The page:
Dobson unit

A unit expressing the concentration of ozone in the Earth's atmosphere over a specified area. Symbol, DU. It is named for G. M. B. Dobson (1889 – 1976).

Imagine that all the ozone in a column reaching from an area on the Earth's surface to the top of the atmosphere were concentrated in a single layer of pure ozone at a temperature of 0° C and a pressure of 1 standard atmosphere. The thickness of that layer, measured in hundredths of a millimeter, would be the concentration of ozone expressed in Dobson Units.¹ One Dobson Unit is equivalent to about 2.69 × 10¹⁶ ozone molecules in a column with a cross section of 1 square centimeter.

world map of total ozone in Dobson units

The instrument that measures ozone concentrations in Dobson units is called the Dobson spectrophotometer. It works by measuring the intensity of sunlight at two wavelengths that are absorbed by ozone, and two that aren't.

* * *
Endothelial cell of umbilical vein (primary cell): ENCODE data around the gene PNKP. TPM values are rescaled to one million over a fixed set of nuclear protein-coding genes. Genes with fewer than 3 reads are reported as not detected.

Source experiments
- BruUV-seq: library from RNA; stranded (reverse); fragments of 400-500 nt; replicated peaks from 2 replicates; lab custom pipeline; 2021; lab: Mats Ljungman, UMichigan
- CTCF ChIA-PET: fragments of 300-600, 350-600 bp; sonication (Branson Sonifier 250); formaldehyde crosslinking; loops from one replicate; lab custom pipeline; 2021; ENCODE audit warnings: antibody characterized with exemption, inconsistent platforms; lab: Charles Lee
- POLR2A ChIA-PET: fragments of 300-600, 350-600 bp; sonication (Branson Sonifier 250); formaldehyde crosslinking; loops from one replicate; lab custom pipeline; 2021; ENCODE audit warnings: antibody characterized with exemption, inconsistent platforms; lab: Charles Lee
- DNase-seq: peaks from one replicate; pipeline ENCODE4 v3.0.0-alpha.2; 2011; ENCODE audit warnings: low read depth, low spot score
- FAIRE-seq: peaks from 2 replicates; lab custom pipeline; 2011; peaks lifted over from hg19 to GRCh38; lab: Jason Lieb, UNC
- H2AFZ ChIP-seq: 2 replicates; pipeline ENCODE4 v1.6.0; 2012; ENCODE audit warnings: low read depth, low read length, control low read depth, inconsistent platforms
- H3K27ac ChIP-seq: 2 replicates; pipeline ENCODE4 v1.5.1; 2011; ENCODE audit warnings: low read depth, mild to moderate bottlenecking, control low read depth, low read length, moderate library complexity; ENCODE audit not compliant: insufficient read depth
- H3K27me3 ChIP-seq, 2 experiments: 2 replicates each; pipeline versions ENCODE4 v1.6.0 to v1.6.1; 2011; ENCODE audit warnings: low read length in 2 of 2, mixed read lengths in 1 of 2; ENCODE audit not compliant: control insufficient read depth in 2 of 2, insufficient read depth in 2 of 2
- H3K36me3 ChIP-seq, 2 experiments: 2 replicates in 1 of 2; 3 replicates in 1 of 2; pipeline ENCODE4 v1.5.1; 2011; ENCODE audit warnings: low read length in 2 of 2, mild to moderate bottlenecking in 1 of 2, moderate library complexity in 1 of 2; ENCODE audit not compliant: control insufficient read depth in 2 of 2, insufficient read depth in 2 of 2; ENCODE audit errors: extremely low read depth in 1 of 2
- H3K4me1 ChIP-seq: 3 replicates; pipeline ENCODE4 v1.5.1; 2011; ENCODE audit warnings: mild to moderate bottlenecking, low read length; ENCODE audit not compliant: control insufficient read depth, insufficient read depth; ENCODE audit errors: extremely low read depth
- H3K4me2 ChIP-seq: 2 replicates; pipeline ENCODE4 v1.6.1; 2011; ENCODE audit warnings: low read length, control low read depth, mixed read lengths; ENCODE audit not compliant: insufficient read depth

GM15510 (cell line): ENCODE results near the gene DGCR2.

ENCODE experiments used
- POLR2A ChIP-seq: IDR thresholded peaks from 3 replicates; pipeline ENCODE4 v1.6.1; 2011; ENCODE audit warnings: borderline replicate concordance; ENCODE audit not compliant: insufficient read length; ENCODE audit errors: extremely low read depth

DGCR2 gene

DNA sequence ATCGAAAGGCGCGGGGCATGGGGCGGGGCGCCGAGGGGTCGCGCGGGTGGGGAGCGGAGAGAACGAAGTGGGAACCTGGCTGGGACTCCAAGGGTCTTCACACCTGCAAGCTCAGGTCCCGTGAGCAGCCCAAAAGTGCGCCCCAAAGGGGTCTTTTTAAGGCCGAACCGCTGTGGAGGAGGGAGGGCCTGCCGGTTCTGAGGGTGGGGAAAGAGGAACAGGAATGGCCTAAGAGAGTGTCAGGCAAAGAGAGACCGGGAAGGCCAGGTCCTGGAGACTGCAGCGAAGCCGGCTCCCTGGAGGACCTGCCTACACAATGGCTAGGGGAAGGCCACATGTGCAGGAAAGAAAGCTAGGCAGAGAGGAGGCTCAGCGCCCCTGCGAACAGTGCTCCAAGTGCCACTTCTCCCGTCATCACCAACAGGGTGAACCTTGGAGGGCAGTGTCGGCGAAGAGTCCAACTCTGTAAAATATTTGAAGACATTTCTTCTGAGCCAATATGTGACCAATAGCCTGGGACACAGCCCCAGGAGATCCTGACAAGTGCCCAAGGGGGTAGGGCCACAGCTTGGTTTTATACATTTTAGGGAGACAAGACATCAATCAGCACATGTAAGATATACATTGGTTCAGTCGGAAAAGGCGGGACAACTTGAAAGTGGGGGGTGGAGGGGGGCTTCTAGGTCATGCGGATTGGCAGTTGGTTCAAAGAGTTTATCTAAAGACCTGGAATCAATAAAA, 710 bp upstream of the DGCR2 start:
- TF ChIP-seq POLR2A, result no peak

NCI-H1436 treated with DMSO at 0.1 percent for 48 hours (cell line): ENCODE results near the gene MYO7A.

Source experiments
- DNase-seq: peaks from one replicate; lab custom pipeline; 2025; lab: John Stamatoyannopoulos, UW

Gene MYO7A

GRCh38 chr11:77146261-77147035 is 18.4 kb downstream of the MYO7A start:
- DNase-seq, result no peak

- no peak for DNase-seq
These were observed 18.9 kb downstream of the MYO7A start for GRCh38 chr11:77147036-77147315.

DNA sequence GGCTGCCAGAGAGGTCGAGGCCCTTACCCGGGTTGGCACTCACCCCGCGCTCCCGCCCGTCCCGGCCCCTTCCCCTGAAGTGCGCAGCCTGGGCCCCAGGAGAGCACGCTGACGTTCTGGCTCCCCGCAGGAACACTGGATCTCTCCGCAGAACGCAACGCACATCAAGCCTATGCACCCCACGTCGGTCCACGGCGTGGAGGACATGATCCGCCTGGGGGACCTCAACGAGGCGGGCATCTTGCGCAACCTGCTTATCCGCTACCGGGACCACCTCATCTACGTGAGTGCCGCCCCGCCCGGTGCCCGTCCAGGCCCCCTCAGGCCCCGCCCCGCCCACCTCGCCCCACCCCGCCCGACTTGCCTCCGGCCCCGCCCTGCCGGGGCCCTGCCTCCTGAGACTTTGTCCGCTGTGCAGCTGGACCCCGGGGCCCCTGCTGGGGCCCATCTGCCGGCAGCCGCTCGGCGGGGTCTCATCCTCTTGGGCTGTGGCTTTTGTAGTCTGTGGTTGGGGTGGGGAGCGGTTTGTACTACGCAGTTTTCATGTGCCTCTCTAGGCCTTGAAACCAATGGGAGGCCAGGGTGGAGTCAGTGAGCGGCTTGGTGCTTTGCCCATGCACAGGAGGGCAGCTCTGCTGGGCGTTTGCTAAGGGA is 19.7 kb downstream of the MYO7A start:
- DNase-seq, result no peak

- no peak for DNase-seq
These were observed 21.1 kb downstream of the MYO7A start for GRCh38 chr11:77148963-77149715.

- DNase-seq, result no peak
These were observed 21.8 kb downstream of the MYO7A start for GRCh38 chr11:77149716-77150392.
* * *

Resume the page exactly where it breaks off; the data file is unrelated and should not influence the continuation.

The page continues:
Dobson spectrophotometer

Courtesy NOAA.

The lowest ozone concentration measured before 1996 was 85 Dobson Units, measured by a Total Ozone Mapping Spectrometer on a Russian satellite over Antarctica in 1993. A balloon flown from the U.S. research station at the South Pole measured 90 Dobson Units on October 6, 1993.

NASA's Total Ozone Mapping Spectrometers (TOMS) and its successor, the Ozone Mapping Instrument (OMI) are satellite-borne spectrophotometers that measure ozone concentrations over most of the earth.

The Dobson unit is occasionally used to express concentrations of other atmospheric gases, such as methane.

1. G. M. B. Dobson.
Forty year's research on atmospheric ozone at Oxford.
Applied Optics, volume 7, pages 387–405 (1968).


How to keep your Dobson spectrophotometer in working order (or really learn how they work):

Dobson, G. M. B.
Adjustment and calibration of ozone spectrophotometers.
Annals of the International Geophysical Year, V, Part 1, pages 90-113.
Pergamon Press, 1957.

From NOAA's Earth System Research Laboratory (check the manuals and guides tab):

Lots of papers at the Dobson Forum Web Pages. In particular, look for I. A. Asbridge, Dobson Spectrophotometer Calibration Notes:

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